For the Hindus, the Ganges is considered sacred, the terrestrial home of the goddess Ganga. The river has held a vaunted place within the faith for centuries. Hindus from all over the subcontinent make annual pilgrimages to the many temples and shrines located along its shores. They believe it is auspicious to drink, bathe, and, after death, have their ashes scattered in the river. Bathing in the Ganges is a purifying ritual that is thought to wash away a penitent's sins, and spreading one's ashes in the water upon death may improve one's karma and hasten salvation. Rising in the western Himalayas the might Ganges River splits into two branches when it enters West Bengal. One of them is The Hoogly River.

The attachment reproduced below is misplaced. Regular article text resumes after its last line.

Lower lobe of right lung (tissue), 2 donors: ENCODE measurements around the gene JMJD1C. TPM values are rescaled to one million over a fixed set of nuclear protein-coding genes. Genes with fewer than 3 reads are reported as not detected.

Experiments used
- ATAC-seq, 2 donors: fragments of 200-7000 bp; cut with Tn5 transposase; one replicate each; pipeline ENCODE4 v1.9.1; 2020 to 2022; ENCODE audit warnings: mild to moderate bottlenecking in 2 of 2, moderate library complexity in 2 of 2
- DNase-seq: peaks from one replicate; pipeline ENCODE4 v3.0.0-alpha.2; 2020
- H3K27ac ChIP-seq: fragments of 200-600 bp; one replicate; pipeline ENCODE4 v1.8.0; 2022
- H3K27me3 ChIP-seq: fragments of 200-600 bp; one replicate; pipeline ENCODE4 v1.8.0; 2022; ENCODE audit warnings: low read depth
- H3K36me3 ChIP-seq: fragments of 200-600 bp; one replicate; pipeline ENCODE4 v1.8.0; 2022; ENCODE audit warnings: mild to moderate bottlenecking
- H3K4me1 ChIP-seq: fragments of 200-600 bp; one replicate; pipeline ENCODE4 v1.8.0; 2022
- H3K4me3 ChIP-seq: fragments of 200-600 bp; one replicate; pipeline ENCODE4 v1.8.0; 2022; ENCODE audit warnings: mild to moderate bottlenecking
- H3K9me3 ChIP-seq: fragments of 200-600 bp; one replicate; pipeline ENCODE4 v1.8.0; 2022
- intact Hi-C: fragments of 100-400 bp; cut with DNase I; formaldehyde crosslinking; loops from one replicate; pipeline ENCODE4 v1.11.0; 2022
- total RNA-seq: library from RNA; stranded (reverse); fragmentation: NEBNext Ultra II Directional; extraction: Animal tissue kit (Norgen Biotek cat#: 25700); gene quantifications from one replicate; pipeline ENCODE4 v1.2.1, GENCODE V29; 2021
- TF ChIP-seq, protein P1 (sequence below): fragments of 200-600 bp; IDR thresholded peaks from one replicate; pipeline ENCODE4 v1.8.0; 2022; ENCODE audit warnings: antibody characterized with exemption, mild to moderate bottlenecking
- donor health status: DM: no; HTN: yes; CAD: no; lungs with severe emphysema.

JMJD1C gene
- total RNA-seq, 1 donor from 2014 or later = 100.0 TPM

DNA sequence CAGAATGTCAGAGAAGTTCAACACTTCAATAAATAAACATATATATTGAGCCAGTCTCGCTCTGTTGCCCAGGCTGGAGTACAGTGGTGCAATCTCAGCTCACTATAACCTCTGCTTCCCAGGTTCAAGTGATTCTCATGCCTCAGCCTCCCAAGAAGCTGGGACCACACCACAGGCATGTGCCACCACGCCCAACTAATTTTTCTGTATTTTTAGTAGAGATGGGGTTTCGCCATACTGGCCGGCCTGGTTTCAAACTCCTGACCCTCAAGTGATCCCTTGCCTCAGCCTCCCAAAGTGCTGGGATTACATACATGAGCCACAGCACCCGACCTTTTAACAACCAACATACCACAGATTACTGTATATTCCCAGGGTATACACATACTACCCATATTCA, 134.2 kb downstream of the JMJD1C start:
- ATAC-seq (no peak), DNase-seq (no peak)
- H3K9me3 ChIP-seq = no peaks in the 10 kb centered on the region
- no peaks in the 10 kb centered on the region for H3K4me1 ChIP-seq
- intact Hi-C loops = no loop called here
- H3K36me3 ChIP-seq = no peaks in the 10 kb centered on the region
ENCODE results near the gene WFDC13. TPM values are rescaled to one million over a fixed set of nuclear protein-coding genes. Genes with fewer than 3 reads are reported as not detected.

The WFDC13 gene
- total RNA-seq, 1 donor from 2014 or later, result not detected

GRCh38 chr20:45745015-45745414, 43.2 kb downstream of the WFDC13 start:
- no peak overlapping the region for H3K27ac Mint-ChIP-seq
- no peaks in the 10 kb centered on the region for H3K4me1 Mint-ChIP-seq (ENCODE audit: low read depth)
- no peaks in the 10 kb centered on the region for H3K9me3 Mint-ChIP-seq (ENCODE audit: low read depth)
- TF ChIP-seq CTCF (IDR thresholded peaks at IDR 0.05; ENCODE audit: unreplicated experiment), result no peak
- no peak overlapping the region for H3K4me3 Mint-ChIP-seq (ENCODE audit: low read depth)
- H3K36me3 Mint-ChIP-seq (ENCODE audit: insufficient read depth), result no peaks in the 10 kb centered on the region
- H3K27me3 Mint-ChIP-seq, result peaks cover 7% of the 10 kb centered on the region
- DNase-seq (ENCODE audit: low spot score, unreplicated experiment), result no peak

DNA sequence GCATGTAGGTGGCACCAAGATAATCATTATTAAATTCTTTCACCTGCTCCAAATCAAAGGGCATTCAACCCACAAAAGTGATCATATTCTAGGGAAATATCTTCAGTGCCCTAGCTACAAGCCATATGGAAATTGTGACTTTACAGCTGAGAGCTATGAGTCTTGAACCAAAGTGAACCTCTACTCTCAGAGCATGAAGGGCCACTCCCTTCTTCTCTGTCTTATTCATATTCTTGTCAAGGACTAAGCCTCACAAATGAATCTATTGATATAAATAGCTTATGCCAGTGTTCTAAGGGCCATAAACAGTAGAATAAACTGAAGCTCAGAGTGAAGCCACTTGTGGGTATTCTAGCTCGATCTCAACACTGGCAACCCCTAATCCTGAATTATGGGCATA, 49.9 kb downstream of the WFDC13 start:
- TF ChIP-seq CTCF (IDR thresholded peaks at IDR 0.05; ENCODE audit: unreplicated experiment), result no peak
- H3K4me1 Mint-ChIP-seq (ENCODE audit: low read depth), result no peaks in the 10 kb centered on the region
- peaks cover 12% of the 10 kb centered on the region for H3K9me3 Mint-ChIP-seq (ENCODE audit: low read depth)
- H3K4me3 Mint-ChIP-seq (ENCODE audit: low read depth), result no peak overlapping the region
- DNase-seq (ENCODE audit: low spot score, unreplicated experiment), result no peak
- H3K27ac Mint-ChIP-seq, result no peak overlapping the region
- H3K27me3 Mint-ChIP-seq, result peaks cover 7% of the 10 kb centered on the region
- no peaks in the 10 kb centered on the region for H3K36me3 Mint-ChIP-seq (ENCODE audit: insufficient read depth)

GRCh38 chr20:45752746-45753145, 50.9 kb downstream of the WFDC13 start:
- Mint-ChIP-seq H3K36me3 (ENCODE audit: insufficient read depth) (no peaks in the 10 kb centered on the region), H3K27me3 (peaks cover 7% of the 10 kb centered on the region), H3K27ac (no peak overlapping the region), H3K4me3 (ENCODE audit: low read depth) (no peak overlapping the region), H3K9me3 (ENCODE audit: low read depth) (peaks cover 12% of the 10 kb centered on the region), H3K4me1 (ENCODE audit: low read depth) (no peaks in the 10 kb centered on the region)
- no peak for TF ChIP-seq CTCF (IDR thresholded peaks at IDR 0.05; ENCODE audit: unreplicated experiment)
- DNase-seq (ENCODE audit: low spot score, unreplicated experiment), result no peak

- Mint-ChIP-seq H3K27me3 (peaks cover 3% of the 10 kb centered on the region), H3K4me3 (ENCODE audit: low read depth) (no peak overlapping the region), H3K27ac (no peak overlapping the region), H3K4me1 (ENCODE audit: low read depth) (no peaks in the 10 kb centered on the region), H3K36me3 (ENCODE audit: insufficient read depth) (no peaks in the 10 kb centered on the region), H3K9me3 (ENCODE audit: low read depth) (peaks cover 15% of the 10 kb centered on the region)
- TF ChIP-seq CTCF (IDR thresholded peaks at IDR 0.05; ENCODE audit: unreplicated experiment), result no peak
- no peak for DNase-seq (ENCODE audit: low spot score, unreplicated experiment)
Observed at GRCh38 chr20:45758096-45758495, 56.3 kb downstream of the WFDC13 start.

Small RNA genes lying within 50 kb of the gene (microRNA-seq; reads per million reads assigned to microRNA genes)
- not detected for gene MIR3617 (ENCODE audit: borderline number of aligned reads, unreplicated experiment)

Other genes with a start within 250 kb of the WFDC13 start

I discovered these devotees bathing in the waters of the Hooghly River in front of the famous Rabindra Setu or Howrah Bridge, Kolkata.
The Devotees storm the river very early in the morning. There are various different water rituals in Hinduism, many of these involve purification and spiritual cleansing. Tarpana, morning cleansing, takes place when the worshiper makes a cup with their hands and scoops up water and then pours the water back into the river while reciting a mantra. The worshiper then drinks some water and applies his mark of Sampradaya (tradition). They then say their morning prayer.
The mornings here are crowded but at the same time so isolated. It's noisy yet so peaceful.